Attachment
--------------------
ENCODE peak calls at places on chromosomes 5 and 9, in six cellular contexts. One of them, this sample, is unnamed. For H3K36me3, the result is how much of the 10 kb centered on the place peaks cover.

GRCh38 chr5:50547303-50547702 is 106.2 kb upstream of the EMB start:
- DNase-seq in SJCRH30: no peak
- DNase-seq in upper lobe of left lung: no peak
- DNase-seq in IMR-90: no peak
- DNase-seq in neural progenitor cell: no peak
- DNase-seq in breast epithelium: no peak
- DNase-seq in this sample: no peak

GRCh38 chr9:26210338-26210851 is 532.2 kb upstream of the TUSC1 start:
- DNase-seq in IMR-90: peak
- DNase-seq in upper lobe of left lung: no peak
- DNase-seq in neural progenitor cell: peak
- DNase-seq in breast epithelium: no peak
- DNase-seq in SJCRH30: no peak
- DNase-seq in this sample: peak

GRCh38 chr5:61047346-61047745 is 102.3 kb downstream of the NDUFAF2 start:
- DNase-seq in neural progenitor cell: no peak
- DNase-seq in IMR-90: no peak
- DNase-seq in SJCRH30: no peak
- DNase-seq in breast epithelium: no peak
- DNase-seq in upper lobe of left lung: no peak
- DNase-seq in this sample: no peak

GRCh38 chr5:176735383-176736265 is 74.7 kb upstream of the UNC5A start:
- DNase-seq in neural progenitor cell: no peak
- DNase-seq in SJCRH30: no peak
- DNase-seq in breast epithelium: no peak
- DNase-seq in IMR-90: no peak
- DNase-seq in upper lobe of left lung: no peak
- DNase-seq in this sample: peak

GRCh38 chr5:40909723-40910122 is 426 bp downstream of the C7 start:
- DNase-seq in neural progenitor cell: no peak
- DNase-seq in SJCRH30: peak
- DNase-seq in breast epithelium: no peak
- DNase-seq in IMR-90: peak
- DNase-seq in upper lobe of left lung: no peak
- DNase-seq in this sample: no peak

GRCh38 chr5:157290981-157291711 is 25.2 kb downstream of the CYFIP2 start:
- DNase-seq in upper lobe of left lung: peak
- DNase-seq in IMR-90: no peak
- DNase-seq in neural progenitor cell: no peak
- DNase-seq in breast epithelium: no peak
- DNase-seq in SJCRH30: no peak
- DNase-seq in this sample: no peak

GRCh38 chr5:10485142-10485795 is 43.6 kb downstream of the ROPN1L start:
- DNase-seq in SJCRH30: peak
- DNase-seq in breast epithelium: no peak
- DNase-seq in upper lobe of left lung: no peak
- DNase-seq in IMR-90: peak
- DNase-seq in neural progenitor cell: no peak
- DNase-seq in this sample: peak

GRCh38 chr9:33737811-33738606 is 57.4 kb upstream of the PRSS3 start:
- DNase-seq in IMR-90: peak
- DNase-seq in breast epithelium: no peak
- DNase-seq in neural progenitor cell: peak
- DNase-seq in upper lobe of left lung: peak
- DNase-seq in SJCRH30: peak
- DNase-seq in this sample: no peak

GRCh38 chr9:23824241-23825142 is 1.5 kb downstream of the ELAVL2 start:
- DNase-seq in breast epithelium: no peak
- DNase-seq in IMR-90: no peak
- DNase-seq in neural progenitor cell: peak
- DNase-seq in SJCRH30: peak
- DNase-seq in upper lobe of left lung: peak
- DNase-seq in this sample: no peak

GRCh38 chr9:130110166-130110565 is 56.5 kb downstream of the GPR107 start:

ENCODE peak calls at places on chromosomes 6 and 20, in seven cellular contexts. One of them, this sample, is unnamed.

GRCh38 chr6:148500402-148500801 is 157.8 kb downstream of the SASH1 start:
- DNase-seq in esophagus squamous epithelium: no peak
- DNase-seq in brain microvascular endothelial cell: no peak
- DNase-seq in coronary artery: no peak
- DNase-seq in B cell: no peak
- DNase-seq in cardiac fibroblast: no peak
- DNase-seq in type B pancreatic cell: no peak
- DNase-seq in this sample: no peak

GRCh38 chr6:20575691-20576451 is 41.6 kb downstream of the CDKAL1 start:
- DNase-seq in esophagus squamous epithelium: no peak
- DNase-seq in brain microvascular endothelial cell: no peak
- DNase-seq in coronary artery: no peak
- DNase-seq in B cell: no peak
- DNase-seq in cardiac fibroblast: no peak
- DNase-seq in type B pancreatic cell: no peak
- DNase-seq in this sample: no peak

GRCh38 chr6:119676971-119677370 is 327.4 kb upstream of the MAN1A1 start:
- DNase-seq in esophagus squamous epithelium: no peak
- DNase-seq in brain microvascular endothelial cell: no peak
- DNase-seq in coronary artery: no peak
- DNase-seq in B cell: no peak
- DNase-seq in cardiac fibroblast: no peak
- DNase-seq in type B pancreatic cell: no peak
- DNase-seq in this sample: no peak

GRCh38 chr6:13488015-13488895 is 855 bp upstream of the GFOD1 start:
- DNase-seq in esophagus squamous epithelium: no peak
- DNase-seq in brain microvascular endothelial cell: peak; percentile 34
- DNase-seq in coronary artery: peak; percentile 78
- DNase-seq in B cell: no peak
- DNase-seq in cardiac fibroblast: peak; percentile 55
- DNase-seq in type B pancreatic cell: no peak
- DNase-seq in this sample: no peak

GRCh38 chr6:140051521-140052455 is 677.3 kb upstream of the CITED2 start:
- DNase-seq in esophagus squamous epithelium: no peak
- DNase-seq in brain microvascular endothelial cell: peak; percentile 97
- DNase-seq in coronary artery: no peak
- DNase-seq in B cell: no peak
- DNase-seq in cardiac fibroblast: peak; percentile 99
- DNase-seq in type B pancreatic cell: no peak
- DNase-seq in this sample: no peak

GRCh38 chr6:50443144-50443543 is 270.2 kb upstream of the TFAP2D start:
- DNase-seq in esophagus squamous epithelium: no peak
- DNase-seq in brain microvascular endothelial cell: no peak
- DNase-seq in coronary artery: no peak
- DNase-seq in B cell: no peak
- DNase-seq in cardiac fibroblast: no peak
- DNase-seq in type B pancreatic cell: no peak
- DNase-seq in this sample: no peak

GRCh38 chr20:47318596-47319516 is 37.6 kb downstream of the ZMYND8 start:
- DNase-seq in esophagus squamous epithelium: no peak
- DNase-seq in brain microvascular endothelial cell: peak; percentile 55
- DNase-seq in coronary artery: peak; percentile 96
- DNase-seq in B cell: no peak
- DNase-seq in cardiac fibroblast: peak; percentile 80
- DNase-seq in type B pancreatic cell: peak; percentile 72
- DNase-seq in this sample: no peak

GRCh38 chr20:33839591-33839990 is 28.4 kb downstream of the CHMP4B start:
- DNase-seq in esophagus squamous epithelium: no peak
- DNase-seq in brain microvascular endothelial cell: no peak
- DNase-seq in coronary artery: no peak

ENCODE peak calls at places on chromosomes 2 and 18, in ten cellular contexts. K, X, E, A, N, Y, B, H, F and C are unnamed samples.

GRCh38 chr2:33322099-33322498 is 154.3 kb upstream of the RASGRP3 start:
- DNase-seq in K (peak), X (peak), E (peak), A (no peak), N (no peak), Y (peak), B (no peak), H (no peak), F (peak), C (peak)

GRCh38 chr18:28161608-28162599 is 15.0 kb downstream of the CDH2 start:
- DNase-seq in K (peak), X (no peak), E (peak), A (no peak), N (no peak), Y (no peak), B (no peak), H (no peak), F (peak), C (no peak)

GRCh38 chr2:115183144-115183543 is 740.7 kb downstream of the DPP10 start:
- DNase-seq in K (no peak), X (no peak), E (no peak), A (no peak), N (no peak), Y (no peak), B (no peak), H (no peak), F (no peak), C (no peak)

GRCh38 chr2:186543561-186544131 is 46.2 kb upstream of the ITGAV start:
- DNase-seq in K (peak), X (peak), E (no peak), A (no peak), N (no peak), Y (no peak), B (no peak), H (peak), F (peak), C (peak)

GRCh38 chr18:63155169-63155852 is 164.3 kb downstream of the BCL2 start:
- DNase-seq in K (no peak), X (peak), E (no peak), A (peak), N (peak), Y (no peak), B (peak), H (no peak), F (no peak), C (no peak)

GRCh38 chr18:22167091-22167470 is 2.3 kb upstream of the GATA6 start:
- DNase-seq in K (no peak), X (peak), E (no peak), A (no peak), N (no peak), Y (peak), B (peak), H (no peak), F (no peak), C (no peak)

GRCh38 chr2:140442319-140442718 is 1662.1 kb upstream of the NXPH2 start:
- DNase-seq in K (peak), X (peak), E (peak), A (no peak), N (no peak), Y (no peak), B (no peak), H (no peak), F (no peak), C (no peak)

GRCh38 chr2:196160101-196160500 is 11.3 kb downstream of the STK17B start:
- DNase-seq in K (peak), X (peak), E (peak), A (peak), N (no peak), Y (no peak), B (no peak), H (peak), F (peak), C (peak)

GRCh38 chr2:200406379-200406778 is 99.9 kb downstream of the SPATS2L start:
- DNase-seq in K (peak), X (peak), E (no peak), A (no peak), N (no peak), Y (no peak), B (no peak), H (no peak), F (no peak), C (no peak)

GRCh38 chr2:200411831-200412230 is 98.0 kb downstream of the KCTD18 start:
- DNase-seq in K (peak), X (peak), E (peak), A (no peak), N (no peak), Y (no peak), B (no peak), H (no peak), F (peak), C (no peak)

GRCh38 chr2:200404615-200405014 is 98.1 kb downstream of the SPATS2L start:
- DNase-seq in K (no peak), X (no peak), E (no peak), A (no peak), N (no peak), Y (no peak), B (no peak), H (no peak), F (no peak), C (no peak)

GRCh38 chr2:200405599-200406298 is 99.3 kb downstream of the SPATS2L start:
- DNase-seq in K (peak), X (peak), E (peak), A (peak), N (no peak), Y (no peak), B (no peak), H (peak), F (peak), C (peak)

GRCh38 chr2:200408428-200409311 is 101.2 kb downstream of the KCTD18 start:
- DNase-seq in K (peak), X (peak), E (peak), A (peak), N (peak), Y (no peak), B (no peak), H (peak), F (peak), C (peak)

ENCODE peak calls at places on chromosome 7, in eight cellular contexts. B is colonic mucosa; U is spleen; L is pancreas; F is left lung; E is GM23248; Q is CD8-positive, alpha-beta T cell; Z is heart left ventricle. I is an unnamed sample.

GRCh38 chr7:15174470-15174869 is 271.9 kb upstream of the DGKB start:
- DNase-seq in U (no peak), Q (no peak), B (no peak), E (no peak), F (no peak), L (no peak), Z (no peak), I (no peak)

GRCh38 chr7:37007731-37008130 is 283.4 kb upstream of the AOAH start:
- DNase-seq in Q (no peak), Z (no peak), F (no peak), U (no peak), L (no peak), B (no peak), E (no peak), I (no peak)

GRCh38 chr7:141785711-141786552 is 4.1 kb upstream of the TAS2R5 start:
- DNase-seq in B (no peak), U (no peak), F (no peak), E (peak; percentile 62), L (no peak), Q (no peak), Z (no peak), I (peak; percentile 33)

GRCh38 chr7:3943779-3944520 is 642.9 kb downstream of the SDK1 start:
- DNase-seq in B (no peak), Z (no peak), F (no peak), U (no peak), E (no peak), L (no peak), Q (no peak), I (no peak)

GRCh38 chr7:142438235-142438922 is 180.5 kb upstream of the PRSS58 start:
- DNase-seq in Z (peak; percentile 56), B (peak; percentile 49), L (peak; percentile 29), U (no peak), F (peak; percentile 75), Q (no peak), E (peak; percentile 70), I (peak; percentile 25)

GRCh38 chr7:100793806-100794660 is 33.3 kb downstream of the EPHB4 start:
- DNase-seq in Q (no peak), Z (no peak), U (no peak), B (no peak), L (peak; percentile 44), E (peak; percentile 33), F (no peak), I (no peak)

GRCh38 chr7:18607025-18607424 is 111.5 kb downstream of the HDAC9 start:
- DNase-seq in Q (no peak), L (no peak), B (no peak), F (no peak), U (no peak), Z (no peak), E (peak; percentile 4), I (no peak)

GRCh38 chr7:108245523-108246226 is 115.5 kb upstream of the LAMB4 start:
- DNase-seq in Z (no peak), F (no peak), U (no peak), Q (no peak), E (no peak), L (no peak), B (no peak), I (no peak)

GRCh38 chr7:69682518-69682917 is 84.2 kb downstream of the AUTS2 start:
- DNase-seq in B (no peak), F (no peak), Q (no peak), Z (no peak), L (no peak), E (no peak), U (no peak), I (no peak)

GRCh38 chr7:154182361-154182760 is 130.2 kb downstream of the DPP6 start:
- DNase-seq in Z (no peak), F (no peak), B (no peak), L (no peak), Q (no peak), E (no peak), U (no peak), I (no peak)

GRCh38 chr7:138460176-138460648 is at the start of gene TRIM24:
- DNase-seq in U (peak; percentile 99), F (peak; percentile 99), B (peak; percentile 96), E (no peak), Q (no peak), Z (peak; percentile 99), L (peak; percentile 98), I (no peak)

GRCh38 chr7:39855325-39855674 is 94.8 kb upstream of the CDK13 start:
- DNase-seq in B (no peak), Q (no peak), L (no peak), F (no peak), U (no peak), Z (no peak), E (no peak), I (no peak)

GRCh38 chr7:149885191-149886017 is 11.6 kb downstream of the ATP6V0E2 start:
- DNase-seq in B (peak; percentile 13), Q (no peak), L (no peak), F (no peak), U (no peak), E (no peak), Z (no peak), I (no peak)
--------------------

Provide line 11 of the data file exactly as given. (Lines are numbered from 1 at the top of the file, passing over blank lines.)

- DNase-seq in upper lobe of left lung: no peak